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For parents, they promise to love their adopted children as if they were their biological own. And many children feel a stronger bond with their adoptive parents than with their birth parents. But that doesn't necessarily mean that the legal system sees the relationship in the same way.
Do adopted children have the same rights as natural birth children? What about when it comes to wills and inheritance? Here's what you need to know.
If someone dies without a will, probate is the legal process through which their property is administered. Most state wills and estates laws are based on the 1990 Uniform Probate Code, and while states can still vary from state to state and from the Code, it serves as a good reference for a general discussion of probate. Under the Code, close relatives take property instead of distant relatives, and the hierarchy of relatives who can receive property are broken into the decedent's surviving spouse, descendents (children, grandchildren, etc.), parents, descendents of decedent's parents (siblings, nieces and nephews), grandparents, and descendents of grandparents (aunts and uncles and cousins).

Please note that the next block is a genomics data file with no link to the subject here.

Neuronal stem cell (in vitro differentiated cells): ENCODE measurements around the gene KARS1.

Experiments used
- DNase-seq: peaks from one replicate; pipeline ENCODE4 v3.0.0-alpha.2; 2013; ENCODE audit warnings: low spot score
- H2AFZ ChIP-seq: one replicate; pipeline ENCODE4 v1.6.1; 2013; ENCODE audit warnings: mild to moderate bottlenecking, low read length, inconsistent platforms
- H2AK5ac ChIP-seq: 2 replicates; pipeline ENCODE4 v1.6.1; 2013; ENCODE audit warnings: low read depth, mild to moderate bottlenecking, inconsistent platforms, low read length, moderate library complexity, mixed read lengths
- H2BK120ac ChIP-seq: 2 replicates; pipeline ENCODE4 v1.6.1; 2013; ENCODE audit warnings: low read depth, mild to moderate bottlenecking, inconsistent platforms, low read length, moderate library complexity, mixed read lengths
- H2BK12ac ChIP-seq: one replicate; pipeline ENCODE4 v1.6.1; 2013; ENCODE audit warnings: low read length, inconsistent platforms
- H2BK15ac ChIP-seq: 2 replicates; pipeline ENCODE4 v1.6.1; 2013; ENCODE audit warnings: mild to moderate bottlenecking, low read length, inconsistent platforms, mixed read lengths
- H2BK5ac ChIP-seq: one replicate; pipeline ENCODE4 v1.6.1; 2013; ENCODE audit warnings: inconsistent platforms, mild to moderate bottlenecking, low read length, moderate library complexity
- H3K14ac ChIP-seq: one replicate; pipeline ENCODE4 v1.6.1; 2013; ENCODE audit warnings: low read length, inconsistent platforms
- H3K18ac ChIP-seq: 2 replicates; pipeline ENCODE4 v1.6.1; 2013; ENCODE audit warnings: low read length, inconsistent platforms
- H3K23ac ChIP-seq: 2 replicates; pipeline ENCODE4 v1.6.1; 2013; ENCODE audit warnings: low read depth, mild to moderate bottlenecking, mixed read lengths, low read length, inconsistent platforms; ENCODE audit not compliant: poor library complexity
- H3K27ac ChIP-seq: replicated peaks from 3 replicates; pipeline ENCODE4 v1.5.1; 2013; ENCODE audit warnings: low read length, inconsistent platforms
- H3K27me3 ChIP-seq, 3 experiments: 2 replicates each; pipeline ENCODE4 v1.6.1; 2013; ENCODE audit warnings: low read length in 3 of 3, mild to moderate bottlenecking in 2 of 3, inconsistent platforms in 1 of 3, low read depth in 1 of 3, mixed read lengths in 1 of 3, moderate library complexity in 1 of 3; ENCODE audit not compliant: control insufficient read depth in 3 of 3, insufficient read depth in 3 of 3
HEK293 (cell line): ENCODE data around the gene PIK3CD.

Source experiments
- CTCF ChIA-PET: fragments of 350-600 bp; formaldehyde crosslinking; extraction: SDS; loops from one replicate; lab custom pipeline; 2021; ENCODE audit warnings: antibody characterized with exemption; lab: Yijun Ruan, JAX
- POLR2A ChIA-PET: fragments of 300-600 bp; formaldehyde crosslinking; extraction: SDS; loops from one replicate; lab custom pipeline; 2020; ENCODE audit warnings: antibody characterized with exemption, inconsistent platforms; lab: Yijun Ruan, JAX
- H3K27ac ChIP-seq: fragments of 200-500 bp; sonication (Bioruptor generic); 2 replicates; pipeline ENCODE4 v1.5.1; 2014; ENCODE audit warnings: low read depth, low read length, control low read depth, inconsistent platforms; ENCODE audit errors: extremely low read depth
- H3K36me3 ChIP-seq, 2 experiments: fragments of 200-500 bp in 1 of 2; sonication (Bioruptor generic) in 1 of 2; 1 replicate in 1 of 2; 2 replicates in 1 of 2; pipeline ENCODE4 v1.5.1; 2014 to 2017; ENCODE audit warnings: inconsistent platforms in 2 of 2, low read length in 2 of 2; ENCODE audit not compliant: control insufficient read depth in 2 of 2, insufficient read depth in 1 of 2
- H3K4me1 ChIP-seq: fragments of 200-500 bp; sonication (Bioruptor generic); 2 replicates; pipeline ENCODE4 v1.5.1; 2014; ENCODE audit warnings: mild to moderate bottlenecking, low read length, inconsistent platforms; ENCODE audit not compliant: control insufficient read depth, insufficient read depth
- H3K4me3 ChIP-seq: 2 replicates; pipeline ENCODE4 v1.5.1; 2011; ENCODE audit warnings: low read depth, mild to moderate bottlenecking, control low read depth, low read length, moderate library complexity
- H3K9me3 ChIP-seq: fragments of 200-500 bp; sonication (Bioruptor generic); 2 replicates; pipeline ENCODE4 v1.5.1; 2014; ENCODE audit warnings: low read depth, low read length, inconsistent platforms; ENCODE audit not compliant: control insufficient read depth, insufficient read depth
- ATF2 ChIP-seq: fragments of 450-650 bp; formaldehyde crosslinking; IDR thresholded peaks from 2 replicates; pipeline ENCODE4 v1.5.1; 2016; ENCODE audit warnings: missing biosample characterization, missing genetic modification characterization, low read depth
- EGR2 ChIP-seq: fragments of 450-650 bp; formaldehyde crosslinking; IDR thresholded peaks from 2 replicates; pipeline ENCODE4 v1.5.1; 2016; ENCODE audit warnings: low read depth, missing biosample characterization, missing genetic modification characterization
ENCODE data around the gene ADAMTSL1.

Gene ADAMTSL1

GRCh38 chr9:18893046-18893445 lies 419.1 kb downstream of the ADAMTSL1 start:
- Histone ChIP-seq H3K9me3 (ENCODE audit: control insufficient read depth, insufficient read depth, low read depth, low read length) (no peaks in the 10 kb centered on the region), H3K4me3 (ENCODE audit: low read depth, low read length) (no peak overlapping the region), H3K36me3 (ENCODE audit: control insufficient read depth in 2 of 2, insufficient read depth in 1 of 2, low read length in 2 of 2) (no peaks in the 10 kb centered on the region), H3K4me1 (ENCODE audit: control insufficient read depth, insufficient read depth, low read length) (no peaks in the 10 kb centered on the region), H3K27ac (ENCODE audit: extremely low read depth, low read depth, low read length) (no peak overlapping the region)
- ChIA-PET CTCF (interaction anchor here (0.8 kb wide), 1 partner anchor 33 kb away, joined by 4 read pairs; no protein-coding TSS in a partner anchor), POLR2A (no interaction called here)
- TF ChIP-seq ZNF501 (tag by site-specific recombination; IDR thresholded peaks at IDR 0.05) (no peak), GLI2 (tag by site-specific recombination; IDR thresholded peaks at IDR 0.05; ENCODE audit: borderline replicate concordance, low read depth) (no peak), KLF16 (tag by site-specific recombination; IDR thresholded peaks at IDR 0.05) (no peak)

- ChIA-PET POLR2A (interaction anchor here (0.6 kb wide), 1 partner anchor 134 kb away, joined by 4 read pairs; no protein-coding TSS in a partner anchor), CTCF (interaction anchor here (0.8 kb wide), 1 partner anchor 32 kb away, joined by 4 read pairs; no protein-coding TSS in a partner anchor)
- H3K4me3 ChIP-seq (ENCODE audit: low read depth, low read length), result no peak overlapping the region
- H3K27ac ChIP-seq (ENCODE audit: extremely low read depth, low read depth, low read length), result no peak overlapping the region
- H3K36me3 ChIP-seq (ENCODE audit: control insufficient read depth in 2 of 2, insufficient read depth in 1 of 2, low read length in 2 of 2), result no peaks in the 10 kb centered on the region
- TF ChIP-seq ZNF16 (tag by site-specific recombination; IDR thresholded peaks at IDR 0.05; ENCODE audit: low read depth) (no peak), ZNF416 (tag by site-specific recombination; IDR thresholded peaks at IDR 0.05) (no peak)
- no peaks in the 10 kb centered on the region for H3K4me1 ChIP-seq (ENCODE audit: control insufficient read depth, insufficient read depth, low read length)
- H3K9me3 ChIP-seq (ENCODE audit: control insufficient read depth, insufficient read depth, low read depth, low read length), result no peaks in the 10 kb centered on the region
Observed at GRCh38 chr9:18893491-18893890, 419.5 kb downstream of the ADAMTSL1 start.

Under the code and the majority of state adoption laws, adopted children are treated the same as biological descendents. So in probate, an adopted child has the same inheritance rights as a birth child, and this goes the other way around as well: adoptive parents can also inherit from their adopted child.
If adoptive parents have a will at the time they die, their wishes in terms of inheritance will normally be followed. If parents are trying to bequeath property to adopted children, they may want to show the date and place of adoption for each adopted child included in the will. In order to be enforceable, however, the will must adhere to state wills and estates statutes.
Writing a will is not easy, and enforcing a will or determining property issues in probate can be complicated. If you have questions or need help, contact an experienced family attorney in your area.
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